Q. OK, now I’m surprised you actually came away with 92 keepers.
A. It does kind of put things in perspective, but still, it’s not as many as I would like. I’ve had more on certain games, and less on some, but I’d say one hundred or so is about average, and from there I narrow it down to the best. My goal is always to have more to choose from, and more to upload to the sports wire.
Q. How many do you upload at halftime?
A. I always think I’m going to limit it to 8-photos max at halftime, but I usually wind up sending 10 or 12. For that Sunday’s game, I sent 14, which made me miss the start of the 3rd quarter.
Immediately after the game, I upload as many good ones as I have right then, but of course, I haven’t really had a lot of time with them (I tag my images in camera during the game to speed the workflow up — that way the tagged photos show up first when I import them) so once I get home, I go through all the shots again and do a final upload (within 2 hours of the game ending), but most of those will just wind up being archive photos.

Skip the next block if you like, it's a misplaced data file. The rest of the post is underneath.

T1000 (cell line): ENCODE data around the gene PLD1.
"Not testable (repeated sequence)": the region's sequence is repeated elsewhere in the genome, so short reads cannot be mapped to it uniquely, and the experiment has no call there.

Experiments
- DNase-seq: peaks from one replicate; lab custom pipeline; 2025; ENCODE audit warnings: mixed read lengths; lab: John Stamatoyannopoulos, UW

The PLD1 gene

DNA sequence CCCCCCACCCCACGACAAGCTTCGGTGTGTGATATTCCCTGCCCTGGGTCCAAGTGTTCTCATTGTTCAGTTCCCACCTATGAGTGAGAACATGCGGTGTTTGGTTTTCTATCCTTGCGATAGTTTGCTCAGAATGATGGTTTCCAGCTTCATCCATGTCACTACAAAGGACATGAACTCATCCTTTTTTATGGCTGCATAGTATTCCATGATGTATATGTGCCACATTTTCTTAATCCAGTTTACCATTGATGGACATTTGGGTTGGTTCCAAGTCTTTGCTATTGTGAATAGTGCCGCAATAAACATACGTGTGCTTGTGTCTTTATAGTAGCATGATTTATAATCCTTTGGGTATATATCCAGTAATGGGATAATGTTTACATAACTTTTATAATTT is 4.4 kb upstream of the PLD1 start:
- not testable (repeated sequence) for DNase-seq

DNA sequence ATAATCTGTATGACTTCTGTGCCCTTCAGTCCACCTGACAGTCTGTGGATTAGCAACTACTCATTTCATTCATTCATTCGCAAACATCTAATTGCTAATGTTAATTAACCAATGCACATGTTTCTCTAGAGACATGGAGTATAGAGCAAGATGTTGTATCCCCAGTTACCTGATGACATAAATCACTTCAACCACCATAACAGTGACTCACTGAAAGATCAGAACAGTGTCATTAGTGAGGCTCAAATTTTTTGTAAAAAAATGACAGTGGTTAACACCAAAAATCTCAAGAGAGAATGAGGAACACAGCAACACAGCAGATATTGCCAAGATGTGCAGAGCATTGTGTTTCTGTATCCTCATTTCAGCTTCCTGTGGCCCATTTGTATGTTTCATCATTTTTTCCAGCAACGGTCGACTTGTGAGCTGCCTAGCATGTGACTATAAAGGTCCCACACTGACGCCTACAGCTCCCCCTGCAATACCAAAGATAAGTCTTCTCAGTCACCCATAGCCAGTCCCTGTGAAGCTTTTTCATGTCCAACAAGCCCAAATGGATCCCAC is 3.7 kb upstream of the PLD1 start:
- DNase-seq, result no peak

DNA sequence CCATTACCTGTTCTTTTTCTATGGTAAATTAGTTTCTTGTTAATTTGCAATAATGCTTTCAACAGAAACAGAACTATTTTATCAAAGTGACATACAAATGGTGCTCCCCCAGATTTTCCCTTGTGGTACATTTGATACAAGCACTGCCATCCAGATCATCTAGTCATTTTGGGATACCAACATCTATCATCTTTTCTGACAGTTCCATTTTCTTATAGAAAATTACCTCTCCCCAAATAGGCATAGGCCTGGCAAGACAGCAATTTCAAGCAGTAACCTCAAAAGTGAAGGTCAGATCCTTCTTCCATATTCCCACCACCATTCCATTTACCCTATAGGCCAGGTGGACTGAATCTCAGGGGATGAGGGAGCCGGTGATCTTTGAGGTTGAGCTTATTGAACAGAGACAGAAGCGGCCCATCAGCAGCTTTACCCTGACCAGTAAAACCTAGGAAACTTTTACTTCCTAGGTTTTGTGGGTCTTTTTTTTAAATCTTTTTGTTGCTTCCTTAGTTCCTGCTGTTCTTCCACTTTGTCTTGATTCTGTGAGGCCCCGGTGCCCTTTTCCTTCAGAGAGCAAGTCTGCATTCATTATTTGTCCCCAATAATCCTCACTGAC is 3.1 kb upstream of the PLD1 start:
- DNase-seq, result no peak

Q. So, what do you do with the rest of the photos?
A. I back them up to two different hard drives, just so I have them in case somebody needs an image down the road, and I might upload the rest of my keepers well after the game just for their archives, but outside of that, the rest are just backed up on my drive. You have to fully caption every single photo in detail, which takes quite a while, so it’s not as easy as just uploading a bunch of images — it’s long, tedious work, but it’s got to be done or your shots have zero chance of being seen or used.
Q. OK, any words to wrap things up?
A. I hope that gives you some insight into how this all breaks down (well, at least for me). Your mileage may vary.
Hope you all have a great Monday, and make sure you’re here tomorrow for “Travel Tuesday with Dave.”
P.S. I’m in Washington, DC next month — Friday, August 17th — come on out and spend the day with me learning all the cool stuff in Lightroom.